the seven wonders

I’m an adopted individual. Like many adoptees, parts of my history are a fill in the blank. I reunited with my first family ten years ago. Despite what many assume, reunion does not always mean that all your questions about your early beginnings get answered. There are still many missing pieces that leave me to wonder. And there are many different reasons why pieces remain missing. Perhaps, the language barrier. And, out of respect for my first family, I don’t ask a lot of questions, as I sense that it’s distressing. I did gain answers to some of my questions. There are still voids. I will never have the opportunity to meet my first parents, as by the time I reunited with my first family, my parents had passed on. I will never know why my adoptive parents told me mistruths about my birth heritage (I learned they were mistruths), as they too have passed on. The wonders feel like a big, dark hole in my heart. I don’t sense into it often; however, I know it’s there, deep down inside. I know it can be triggered unexpectedly in moments when I feel flooded with deep loss and/or threat. So, here are seven wonders that I have around my adoption. Perhaps some of them resonate with you.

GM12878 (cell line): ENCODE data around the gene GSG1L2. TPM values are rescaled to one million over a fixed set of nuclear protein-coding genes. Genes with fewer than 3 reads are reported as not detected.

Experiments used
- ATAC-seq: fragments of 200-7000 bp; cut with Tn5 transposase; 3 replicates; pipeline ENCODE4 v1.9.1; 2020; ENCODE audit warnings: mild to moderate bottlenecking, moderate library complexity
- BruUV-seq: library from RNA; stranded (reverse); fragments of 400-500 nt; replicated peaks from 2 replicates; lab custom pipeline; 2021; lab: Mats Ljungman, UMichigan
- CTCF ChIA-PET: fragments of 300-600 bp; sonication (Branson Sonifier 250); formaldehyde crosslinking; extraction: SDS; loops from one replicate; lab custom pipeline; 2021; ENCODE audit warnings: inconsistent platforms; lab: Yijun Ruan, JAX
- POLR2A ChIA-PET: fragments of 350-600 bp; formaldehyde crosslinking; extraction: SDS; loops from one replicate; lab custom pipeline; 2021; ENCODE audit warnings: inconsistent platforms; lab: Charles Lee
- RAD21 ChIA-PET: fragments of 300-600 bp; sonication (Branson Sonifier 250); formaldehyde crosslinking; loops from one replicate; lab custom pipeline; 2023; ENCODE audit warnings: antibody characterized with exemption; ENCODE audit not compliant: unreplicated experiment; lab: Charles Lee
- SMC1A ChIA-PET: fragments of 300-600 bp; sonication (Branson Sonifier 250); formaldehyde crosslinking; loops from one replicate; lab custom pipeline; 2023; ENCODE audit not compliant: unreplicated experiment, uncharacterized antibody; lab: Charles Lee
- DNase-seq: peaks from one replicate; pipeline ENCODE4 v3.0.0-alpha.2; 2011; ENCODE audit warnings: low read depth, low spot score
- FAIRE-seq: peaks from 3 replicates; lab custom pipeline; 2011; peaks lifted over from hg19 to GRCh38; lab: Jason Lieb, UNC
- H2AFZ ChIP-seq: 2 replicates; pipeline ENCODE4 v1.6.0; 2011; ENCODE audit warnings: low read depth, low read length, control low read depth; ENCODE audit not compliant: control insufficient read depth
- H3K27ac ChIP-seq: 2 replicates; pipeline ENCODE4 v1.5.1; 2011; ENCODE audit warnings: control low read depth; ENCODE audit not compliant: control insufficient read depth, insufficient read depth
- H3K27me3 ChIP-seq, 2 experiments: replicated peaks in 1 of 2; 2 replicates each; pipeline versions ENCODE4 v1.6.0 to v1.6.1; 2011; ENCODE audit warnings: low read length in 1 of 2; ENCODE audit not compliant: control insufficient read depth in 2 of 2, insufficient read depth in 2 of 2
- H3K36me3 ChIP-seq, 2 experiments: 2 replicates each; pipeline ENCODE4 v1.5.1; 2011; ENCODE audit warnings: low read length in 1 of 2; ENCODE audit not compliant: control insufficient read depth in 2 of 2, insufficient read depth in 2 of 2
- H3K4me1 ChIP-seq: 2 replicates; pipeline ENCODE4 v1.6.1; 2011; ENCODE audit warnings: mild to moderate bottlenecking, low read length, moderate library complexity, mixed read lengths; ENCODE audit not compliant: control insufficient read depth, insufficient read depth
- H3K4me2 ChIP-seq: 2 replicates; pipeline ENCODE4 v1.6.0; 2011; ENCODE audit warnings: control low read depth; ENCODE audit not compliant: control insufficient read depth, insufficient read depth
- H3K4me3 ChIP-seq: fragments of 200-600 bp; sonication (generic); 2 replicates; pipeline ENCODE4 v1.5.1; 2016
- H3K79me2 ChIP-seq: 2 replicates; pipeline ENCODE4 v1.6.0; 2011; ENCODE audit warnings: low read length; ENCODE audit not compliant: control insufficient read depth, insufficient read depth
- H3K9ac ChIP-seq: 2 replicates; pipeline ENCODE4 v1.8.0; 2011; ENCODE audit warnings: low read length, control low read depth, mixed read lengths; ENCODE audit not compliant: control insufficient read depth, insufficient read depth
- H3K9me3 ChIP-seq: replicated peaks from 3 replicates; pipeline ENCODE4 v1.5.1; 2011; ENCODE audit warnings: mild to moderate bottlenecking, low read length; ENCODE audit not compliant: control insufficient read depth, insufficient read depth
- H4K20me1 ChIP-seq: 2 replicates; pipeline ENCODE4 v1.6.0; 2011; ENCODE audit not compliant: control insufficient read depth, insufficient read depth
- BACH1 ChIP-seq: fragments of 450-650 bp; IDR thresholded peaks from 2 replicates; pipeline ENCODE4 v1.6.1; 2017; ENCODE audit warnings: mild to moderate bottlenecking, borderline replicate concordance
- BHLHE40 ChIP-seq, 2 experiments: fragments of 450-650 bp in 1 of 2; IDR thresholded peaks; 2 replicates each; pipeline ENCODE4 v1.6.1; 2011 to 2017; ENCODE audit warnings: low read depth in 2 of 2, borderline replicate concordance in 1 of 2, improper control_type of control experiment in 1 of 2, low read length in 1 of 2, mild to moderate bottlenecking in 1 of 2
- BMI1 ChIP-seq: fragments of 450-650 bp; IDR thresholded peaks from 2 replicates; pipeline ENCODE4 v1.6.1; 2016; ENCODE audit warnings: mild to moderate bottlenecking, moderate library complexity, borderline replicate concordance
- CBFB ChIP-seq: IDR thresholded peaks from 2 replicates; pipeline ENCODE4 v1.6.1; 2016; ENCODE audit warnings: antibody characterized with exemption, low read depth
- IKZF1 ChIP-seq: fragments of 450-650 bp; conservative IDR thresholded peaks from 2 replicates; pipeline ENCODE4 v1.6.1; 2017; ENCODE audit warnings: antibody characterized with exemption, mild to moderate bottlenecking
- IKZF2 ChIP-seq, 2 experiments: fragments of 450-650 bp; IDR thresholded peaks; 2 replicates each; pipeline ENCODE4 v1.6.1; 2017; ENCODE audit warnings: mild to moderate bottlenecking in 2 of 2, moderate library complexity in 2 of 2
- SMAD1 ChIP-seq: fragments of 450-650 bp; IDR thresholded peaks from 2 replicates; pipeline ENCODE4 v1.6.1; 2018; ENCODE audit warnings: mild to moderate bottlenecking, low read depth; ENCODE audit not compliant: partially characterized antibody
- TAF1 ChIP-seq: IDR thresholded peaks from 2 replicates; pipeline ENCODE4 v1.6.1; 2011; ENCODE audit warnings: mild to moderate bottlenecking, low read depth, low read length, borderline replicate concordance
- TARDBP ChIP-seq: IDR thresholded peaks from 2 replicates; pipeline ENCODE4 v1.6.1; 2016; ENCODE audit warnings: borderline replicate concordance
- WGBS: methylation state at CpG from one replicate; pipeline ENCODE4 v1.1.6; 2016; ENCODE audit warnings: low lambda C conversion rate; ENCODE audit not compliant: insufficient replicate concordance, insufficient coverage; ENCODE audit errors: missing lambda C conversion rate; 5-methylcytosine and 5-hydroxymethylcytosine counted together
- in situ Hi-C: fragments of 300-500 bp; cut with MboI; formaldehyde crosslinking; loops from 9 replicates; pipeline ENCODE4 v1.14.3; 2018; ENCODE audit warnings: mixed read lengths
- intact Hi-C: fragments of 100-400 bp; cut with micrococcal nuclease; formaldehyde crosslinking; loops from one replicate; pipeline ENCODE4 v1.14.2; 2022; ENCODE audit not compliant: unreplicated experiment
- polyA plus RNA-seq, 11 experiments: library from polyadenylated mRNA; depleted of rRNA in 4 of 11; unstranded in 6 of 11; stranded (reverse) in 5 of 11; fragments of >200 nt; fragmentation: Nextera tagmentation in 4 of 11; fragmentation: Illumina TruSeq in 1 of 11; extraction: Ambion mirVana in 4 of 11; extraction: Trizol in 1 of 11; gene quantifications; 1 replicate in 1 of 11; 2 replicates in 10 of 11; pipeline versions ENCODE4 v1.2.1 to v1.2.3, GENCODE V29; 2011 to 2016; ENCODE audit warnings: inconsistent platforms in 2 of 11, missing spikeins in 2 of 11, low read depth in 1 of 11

1. Did my birth mother ever think about me? I learned from my biological sisters that our father relinquished me to an orphanage secretly. I was adopted at the age of four months from the orphanage. My sisters shared that they remembered visiting me at the babysitter’s after school, holding me and such. Then one day, I wasn’t there anymore. I wonder if my first mother mourned. Did she try to find me? How did my relinquishment impact the family once I was gone? Did she love me? As I write this, I feel that big, dark hole in my heart opening up just a little.